In Speller v. St. Stephen Lutheran Church of Drayton Plains, No. 330739, 2017 WL 1190933 (Mich.App. Mar. 28, 2017), a pastor filed an eight-count complaint against his former church for alleged wrongful conduct in attempting to oust him, which he claims led to his "blacklisting" in the church and an inability to practice his profession as a Lutheran pastor. The court disagreed with him that this matter could be resolved by applying neutral principles of law. It ruled that the complaint "essentially presents an internal church dispute between the church and plaintiff relating to his status and employment" and implicates the church's constitution and bylaws, subjective judgments of religious officials and governing bodies concerning his performance as pastor, defendants' alleged wrongful conduct in attempting to circumvent the church rules to oust him, internal church communications and the disciplinary action taken against him by the church. "Resolution of these matters would necessarily require the court to stray into matters of internal church governance and discipline, which are not subjects over which a civil court has jurisdiction."
Courts Adopt Differing Approaches to Church Property Dispute
Hierarchical Deference Approach Applied
In Heartland Presbytery v. Presbyterian Church of Stanley, Inc., 390 P. 3d 581 (Kans. App. 2017), the court affirmed the lower court's ruling that the internal rules of the Presbyterian Church U.S.A. (PCUSA) control a property dispute between the hierarchical denomination and a local church congregation after a majority of the congregation voted to leave the denomination over certain theological differences relating to, inter alia, the divinity of Jesus Christ, the exclusivity of Christianity for salvation and the authority of Scriptures. The court ruled that the district court properly applied the principle of hierarchical deference, which is the doctrine that deference should be given to the highest church body to which an issue has been presented. That body determined that the members of the staying faction who desire to continue their affiliation with the denomination are entitled to the disputed property. But even if the neutral principles of law approach applied, the court ruled that the Book of Order's requirement that the property be held in trust for the use and benefit of PCUSA should control the disposition of the property. The court did not find for PCUSA that the appellants waived their right to appeal by relinquishing their membership in the church and joining another church.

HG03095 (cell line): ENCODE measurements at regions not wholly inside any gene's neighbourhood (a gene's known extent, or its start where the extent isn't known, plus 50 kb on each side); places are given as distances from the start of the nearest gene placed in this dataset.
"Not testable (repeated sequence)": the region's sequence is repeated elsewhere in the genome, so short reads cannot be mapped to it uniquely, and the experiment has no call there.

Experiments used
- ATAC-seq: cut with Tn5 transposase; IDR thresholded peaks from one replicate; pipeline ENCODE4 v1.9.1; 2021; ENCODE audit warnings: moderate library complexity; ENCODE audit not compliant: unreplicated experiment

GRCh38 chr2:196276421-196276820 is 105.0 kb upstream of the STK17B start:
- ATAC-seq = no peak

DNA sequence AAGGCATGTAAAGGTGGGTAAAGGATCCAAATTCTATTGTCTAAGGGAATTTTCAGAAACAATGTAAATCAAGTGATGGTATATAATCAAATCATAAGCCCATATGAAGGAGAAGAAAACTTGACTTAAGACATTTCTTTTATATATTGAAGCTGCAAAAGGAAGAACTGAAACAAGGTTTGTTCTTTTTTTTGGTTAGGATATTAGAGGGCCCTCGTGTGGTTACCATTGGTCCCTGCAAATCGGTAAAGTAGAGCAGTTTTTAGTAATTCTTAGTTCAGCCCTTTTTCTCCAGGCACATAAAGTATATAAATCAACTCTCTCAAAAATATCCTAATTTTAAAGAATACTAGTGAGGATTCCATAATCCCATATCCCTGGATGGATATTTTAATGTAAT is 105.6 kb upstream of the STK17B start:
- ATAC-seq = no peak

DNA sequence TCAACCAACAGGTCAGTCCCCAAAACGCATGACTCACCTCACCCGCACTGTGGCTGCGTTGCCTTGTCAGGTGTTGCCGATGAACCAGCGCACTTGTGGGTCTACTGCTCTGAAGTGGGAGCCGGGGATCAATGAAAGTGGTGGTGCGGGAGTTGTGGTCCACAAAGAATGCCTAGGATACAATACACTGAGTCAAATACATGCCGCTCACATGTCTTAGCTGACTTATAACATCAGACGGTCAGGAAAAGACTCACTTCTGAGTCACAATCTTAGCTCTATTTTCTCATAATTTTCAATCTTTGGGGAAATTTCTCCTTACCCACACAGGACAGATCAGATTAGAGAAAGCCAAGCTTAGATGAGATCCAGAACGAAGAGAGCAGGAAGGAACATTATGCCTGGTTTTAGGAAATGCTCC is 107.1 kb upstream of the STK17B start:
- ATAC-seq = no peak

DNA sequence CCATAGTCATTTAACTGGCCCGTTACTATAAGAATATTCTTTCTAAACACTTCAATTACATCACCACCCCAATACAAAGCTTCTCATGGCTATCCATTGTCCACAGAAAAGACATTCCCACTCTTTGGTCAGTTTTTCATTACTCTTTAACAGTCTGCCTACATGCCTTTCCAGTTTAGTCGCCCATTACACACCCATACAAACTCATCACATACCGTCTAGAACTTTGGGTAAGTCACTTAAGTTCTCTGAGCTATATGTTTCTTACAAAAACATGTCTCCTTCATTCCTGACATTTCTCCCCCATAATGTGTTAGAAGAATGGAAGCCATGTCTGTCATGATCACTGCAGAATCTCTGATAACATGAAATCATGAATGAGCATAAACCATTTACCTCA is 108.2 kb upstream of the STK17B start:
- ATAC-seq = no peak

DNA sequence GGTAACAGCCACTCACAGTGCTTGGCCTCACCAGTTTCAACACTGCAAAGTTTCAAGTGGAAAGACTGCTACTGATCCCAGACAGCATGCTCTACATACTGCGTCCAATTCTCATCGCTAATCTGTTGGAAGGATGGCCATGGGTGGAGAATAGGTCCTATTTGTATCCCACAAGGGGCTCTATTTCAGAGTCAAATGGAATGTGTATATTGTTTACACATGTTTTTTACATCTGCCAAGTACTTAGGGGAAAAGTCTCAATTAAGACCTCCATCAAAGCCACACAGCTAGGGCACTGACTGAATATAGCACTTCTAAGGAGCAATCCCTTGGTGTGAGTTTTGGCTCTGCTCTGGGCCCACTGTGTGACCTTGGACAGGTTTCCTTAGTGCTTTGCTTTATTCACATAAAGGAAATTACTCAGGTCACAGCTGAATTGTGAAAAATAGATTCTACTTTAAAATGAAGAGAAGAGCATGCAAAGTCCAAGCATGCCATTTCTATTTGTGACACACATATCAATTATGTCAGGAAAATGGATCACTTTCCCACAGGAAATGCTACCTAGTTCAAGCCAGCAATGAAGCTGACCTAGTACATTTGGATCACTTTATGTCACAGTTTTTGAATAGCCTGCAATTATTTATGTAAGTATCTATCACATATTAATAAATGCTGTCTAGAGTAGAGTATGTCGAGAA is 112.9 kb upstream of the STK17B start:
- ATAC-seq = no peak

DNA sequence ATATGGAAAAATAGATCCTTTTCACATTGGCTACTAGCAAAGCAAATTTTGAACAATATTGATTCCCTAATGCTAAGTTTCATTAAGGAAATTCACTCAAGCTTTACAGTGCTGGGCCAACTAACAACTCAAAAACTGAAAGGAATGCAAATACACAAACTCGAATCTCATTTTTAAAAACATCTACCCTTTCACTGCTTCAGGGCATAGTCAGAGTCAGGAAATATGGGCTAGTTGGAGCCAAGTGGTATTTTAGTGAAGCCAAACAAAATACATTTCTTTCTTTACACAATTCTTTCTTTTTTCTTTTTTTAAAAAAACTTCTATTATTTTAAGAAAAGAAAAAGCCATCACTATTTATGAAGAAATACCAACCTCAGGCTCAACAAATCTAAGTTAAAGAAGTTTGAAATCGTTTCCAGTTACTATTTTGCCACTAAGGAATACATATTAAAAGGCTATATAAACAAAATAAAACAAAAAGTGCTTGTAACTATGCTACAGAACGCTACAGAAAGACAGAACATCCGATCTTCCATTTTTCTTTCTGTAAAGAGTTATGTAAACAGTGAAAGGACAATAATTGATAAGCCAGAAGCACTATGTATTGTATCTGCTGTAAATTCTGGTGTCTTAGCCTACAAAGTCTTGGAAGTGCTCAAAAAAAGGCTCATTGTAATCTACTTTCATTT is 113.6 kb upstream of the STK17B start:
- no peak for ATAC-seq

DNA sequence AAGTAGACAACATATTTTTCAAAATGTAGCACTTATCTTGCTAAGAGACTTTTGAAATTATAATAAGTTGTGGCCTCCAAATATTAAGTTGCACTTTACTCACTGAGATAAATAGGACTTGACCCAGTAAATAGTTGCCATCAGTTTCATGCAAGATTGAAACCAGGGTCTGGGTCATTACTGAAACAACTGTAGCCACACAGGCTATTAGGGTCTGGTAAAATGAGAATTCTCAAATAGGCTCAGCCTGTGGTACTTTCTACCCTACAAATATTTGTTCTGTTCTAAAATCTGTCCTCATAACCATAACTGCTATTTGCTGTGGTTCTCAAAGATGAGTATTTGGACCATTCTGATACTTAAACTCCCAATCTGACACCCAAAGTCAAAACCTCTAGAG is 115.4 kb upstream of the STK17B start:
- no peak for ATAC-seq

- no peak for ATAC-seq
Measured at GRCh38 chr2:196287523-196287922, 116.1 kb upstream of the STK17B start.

In Presbytery of the Twin Cities Area v. Eden Prairie Presbyterian Church, Inc., No. A16-0945, 2017 WL 1436050 (Minn. App. Ap. 24, 2017), the court determined that it could decide a dispute between PCUSA and another congregation under a neutral principles of law approach and ruled in favor of the congregation. The court decided that it was proper to decide the lawsuit because earlier versions of the Book of Order did not contain a clause found in the newest version stating that property is a tool for the accomplishment of the mission of Jesus Christ in the world and because "there is no evidence that otherwise suggests that the property dispute poses a question of church doctrine or polity." Additionally, the court cautioned generally against "compulsory deference to religious authority in resolving church property disputes." The court went on to decide that by amendment of its bylaws adopting trust language contained in the Book of Order, the congregation agreed to hold its property in trust for the use and benefit of PCUSA; however, the church retained the right in its articles of incorporation to amend those bylaws and did so to revoke the trust and remove all trust language.